Thursday, 25 November 2010

Julie Christie, And Why A Certain MP Should Avoid The Subject Of Winter.

Talk about over-compensating for my boring life. My dreams are getting more and more exciting by the minute.

I spent last night playing Lara to Johnny's Doctor Zhivago. Admittedly, Johnny did look rather more like Omar Sharif than he does in real life, and was a lot more romantic, but I did enjoy being Julie Christie. She really knows how to wear a fur coat without turning into an Ewok.

The dream is so convincing that, when I wake up, I still think I'm Julie until I look in the mirror. Then I'm distraught to find that it's not her face that looks back at me, but my usual one, incipient beard and all. Now I wish I hadn't mentioned Ewoks.

If I do manage to grow fur all over my body, though, at least I'll be better-adapted for cold weather. I'm so angry with bloody British Gas about their price rises. Seven per cent! It's a national scandal. I'd write to my MP about it, if I wouldn't have to answer my own letter.

Since the announcement of the increase, Max has become obsessed with the cost of fuel and, even though I try to adjust the thermostat when he isn't looking, he always notices and turns it down again. Then I have to blame the whole thing on Josh and the irresponsibility of youth.

God knows how the poorest are going to cope if we have a hard winter. The hospitals and mortuaries will be full of people who were too scared to turn their heating on at all. Or who have injuries caused by falling downstairs or setting themselves on fire while wearing a Slanket.

Mind you, I'm still considering buying one, despite the risks. It's too much being cold at home as well as at work. The office is freezing at the best of times, but when I arrive today, I discover that the boiler has broken down.

Greg and I are freezing our arses off, and have to keep our coats on all morning - but Vicky says that she  will "work" from home. Apparently, she can't risk low temperatures, due to her chilblains.

"Think she's confusing them with bunions," says Greg. "Caused by those stupid bloody shoes."

"She says they're a political statement," I say. "Due to the red soles."

Talking of political statements, it turns out that Andrew has been at it again - holding forth to the local press without speaking to me first. He's told them that he's going to do everything he can to ensure that Northwick County Council have enough grit this year.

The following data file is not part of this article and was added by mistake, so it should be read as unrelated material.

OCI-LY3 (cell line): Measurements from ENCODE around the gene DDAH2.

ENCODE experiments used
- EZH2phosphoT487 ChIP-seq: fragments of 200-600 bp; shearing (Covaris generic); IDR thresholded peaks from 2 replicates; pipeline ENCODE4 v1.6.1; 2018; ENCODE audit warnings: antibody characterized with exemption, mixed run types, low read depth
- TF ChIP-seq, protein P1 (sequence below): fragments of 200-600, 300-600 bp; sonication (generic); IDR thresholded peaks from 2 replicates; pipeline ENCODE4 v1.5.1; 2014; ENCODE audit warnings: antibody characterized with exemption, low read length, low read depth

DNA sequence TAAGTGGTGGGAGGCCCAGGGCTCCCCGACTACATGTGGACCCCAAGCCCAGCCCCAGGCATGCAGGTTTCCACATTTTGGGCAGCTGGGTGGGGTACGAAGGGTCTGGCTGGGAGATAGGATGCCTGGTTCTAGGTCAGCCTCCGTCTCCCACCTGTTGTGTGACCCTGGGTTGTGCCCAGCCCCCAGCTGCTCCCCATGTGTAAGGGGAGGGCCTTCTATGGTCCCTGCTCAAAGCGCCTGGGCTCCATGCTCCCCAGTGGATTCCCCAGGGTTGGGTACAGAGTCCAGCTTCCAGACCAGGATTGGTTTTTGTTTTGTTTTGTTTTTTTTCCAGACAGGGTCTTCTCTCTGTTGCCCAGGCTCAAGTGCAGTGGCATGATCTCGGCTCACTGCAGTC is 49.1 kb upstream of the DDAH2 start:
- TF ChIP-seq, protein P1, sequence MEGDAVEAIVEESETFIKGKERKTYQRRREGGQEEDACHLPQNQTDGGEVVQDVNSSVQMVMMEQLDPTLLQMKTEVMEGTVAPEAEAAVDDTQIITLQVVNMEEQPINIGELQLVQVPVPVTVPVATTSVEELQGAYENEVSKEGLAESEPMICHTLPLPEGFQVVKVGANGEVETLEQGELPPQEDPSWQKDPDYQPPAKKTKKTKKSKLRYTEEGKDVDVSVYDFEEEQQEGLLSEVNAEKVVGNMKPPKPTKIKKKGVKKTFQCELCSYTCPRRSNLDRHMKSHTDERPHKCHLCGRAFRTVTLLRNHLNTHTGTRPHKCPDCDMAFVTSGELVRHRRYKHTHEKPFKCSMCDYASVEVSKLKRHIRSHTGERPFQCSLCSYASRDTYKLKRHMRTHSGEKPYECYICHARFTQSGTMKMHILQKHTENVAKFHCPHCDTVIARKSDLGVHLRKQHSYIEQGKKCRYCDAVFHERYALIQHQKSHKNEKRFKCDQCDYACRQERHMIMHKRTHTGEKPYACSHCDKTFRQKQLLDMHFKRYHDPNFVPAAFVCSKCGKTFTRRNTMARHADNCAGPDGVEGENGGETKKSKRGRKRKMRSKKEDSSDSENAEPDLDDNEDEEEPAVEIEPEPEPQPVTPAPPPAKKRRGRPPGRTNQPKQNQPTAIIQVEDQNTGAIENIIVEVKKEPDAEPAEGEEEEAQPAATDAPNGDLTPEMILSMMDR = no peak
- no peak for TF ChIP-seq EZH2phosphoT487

You'd think he have the sense to stay schtum on the subject of winter after last year's fiasco, but he seems to have forgotten all about that. George - the boiler repair man - remembers it well enough, though.

"See your boss is going on about snow again," he says, when he arrives after lunch. "It's in the paper. I'd ha' thought he'd ha' learned his lesson, wouldn't you?"

"Indeed," I say.

There's absolutely no point denying that Andrew made some rather ill-informed comments during last winter's white-out.

"Bloody funny, that were. Talking about what a nightmare Northwick's drivers were having when it turned out he weren't even in the country at the time."

"Hmm," I say.

I do wish the bloody phone would ring. Or there'd be a fire alarm. Or something. But nothing happens to interrupt George's flow:

"It wouldn't ha' mattered, would it - not if he hadn't pretended it took him two hours to drive home from the office that night? What a twonk he must be."

Hearing Greg snort with laughter, I decide it's time to take evasive action.

"Would you like a cup of tea?" I say. "Seeing as it looks as if mending the boiler's going to be a long job."

By the time I've made it, I'm hoping that the subject of Andrew will have been dropped, but no such luck. George carries on where he left off when I return from the kitchen and pass him a mug.

"Cheers," he says. "So, tell me something, ducks. Your boss - have an opinion on everything, does he?"

"Well, I wouldn't say that. Though he does like to take an interest in anything that affects his constituents." I turn my back and pick up a pen. "Now, I really must get on with some work."

"I'll tell you what I think," he says, slurping his tea. "That man will do anything to get his name in the paper."

"Couldn't agree more," says Greg, under his breath. Which is still visible, due to the bloody cold.


  1. This may, as usual, be straying light years from the subject in hand. My own dream last night found me on a planet (I forget the star cluster) with lots of sand, greenery and water. Turned out I was part of an experiment to evolve humanity back (devolve?) to a state of maximum dolphinity.

    Apparently it was something to do with global warming and the seas rising which would allow us dolphins make hay while the valleys flooded; thus enabling us to make hay in Welsh mining villages. We'd also, of course, be ideally placed to mine Russian submarines (or Japanese trawlers) and have first dibs at the natural gas supply should things get a bit chilly.

    That last sentence was me taking the opportunity offered by your Swiss army knife of a blog to rationalise my subconscious. So, thank you Ma'am and I'll be tossing a few sprats towards Northwick when the opportunity arises (may take a few decades I'm told).

    Meanwhile back on Earth: the Midwife 'All you can eat' vouchers are still coming in and - in a rather sinister development – are specifying my nearest town for a blowout. At this rate I'll be being paid to assault any fridge in my own postcode. Dogs'll be happy.

  2. It sounds worryingly Big Brother that "they" know where you are ;-)

  3. What is more worrying Molly is that Piers is starting to sound more like one of your constituents as each day passes.
    Are you sure it's not Mr Warner in disguise?

  4. Liz, I couldn't possibly comment - except to say that Mr Warner is preferable to Mr Beales. I think ;-)